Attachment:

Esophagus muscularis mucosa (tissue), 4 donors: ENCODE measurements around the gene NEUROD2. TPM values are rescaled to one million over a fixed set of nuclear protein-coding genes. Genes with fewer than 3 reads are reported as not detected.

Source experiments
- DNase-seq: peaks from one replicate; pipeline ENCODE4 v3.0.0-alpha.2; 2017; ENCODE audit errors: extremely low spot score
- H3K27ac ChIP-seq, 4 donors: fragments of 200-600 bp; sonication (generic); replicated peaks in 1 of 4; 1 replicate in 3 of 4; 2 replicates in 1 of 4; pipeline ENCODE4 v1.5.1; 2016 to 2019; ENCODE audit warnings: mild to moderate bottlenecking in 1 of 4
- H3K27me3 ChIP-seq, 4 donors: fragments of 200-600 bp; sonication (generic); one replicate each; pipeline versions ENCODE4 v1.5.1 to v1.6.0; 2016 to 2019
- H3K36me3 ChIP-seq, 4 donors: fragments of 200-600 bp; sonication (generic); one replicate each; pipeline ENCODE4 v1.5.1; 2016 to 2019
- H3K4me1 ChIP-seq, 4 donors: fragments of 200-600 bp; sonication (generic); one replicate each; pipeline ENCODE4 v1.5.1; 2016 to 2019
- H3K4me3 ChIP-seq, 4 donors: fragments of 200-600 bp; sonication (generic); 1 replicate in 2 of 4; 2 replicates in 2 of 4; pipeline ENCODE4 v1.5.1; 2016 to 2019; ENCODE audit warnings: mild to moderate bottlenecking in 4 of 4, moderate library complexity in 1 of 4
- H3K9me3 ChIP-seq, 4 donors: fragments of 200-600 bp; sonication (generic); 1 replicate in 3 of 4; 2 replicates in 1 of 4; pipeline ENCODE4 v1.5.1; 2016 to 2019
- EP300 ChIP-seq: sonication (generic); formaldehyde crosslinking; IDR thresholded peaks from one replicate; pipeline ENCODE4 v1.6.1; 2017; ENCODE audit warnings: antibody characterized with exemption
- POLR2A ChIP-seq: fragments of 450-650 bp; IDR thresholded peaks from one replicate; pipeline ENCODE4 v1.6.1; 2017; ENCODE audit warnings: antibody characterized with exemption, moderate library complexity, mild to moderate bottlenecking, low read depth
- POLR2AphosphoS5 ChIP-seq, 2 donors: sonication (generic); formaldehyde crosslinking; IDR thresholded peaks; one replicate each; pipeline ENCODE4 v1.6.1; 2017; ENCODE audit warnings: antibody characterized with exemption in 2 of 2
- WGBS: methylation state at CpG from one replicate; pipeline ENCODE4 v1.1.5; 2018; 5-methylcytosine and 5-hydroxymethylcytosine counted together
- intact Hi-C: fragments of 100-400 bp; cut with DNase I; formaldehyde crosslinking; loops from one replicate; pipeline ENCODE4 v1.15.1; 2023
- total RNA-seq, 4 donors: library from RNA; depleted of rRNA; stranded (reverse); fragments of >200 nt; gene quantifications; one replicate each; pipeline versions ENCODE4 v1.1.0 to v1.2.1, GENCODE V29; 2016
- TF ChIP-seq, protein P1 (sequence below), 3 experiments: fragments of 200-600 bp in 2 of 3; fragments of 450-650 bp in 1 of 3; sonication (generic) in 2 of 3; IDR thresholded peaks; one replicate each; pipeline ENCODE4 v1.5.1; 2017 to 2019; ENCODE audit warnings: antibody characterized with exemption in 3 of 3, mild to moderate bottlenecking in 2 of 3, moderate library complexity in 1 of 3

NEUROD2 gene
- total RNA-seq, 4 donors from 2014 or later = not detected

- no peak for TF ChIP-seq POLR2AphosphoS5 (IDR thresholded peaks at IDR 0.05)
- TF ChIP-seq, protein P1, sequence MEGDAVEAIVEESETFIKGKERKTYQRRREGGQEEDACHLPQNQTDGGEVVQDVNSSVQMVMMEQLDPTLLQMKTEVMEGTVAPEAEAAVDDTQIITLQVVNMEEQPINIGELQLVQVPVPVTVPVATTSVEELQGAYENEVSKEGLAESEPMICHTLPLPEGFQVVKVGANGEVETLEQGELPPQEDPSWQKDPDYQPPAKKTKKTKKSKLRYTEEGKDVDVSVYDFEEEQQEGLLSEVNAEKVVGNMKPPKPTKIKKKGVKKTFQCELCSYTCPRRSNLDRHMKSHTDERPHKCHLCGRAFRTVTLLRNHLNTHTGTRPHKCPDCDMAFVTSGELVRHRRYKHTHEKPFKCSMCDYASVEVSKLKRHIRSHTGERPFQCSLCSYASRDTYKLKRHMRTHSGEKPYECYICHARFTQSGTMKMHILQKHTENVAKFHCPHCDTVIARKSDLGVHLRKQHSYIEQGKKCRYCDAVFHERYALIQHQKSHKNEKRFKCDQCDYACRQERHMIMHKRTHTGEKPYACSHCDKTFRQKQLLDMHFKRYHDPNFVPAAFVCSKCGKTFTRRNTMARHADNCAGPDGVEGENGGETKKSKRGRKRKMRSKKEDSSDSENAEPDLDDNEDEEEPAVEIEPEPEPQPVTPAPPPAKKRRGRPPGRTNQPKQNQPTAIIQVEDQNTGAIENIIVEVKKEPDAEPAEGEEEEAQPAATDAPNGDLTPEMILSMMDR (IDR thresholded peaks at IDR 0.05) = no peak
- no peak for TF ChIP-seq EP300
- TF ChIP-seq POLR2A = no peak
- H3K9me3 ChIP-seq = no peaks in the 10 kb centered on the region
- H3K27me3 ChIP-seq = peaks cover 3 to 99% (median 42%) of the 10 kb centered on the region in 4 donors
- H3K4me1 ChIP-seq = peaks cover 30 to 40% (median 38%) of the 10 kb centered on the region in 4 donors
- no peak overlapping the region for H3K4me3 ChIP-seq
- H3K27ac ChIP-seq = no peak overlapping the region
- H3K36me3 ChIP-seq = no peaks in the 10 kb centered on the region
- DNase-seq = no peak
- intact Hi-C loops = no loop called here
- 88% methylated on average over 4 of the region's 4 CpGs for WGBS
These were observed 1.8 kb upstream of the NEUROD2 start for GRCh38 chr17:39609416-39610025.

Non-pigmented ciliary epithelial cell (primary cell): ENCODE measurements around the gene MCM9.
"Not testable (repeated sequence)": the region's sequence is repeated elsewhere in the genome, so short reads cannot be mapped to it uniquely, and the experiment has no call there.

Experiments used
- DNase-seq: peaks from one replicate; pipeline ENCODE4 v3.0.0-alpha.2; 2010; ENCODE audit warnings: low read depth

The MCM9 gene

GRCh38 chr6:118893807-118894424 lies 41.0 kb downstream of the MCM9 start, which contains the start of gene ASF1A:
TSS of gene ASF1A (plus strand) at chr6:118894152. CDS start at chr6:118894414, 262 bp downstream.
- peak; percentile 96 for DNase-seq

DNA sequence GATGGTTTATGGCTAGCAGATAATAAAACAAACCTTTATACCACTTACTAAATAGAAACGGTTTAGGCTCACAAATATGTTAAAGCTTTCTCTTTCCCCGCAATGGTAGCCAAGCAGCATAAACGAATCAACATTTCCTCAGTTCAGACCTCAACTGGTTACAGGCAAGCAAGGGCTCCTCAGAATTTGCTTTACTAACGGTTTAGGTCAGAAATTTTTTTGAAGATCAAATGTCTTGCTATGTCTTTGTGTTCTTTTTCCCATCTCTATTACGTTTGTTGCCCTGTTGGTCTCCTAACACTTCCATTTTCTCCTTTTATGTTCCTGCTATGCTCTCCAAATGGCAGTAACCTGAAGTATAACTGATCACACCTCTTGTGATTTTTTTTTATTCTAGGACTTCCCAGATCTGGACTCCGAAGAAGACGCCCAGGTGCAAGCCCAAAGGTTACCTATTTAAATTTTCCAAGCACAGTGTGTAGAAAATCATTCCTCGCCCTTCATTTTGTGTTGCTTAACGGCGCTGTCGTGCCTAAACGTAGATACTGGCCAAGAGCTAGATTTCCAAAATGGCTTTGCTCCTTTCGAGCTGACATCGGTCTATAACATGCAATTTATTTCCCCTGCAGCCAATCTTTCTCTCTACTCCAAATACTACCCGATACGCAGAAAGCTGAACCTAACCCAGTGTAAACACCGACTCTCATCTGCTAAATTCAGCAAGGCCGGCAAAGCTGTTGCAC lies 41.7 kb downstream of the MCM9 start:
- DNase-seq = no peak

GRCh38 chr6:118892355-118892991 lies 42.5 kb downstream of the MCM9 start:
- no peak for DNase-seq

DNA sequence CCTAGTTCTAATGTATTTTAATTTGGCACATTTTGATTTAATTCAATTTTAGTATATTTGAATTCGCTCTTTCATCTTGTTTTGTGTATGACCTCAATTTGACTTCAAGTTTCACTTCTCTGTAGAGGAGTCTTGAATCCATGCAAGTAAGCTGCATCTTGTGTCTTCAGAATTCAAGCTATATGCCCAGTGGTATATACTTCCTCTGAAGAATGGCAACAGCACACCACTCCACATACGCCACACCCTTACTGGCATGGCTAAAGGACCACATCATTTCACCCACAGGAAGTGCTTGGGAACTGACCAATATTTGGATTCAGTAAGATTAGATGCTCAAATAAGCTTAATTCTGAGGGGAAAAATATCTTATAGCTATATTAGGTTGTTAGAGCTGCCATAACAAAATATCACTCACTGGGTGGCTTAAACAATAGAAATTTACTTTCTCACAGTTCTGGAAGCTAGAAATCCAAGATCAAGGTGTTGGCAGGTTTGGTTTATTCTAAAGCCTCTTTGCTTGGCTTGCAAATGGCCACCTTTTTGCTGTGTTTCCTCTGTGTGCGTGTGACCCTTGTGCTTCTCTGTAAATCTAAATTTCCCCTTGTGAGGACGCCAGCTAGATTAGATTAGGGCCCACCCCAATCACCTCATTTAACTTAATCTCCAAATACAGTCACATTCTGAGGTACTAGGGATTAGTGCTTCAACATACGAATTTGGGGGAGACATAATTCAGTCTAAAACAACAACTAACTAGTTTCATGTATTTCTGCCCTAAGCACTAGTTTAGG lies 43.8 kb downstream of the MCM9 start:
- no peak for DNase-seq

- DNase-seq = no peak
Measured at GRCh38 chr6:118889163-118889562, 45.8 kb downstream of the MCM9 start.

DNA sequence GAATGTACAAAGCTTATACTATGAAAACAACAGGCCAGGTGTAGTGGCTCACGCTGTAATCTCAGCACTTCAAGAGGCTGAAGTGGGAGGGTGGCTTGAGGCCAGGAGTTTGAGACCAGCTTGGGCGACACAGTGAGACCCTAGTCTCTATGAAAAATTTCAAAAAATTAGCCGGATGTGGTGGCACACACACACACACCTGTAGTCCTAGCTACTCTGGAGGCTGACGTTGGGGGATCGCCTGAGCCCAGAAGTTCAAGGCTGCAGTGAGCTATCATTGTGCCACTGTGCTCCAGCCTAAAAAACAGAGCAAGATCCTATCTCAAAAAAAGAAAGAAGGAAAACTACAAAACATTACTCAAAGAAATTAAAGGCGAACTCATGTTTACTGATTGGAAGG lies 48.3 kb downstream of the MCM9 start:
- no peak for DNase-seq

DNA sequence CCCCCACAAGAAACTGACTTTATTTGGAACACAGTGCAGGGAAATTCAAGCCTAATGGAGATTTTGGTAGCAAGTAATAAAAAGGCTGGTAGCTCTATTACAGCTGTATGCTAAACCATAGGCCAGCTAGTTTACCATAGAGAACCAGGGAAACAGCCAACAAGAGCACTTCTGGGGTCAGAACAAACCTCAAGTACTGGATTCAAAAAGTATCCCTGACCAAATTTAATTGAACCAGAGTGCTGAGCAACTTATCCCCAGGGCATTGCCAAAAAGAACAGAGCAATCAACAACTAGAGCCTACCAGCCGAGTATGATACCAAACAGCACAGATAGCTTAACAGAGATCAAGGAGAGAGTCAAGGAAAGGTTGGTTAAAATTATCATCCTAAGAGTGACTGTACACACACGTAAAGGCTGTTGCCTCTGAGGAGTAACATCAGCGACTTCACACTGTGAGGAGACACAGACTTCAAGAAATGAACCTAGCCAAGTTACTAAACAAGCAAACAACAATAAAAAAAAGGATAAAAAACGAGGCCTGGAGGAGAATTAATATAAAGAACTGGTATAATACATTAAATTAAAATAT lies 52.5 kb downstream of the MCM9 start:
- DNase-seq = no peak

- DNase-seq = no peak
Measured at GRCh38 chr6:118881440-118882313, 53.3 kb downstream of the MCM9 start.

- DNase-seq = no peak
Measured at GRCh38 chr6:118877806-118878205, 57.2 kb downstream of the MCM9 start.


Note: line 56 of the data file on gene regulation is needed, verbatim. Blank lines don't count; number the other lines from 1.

Measured at GRCh38 chr6:118877806-118878205, 57.2 kb downstream of the MCM9 start.